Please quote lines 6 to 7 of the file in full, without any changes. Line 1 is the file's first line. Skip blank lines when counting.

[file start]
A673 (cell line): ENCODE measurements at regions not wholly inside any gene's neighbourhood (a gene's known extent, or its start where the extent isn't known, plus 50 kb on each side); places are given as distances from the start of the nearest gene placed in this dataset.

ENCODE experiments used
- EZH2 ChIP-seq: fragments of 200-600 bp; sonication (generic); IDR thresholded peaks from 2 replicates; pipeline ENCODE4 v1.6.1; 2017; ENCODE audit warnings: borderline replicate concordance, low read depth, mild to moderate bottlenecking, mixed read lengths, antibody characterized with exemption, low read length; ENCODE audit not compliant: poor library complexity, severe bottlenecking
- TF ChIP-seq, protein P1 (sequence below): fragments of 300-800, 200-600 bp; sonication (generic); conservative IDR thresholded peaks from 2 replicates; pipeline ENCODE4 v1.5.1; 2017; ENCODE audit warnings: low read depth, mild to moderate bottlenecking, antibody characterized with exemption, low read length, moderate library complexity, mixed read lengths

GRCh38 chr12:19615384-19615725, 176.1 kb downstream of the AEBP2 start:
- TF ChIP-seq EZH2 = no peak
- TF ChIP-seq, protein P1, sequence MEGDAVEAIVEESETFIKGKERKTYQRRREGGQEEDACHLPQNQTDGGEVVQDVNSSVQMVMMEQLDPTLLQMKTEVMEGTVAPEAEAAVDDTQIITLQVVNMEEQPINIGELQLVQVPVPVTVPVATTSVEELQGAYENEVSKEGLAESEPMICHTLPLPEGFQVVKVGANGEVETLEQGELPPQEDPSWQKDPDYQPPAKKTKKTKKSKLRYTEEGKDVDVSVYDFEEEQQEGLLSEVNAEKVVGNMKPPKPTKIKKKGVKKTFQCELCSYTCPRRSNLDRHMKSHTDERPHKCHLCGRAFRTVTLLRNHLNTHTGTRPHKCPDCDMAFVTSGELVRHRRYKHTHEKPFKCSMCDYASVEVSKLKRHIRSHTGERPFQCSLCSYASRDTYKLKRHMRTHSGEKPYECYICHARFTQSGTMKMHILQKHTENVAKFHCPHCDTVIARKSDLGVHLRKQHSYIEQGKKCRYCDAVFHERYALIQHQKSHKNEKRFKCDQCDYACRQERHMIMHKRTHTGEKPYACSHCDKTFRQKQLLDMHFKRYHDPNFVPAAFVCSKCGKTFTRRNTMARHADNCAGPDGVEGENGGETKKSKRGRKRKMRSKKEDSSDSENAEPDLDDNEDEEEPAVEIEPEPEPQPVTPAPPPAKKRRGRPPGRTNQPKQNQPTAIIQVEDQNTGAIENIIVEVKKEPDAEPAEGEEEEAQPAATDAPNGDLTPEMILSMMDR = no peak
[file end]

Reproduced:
- TF ChIP-seq EZH2 = no peak
- TF ChIP-seq, protein P1, sequence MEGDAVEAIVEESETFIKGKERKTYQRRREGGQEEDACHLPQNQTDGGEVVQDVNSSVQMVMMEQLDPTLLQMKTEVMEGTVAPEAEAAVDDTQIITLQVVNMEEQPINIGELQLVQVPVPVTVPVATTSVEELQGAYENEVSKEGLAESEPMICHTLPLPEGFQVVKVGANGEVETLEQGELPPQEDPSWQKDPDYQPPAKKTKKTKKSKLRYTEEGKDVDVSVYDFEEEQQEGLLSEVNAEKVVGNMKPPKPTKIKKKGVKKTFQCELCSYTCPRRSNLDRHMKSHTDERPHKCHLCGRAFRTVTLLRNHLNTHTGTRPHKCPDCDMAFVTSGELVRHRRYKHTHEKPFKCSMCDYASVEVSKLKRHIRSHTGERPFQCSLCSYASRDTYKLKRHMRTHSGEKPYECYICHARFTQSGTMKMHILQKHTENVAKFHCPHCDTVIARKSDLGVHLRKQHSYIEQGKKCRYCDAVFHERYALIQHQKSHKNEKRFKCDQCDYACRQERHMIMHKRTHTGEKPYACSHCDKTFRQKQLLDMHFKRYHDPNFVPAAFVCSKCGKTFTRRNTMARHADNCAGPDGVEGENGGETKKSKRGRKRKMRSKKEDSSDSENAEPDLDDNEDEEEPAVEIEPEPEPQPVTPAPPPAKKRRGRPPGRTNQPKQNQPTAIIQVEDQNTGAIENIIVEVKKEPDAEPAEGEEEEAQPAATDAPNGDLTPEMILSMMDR = no peak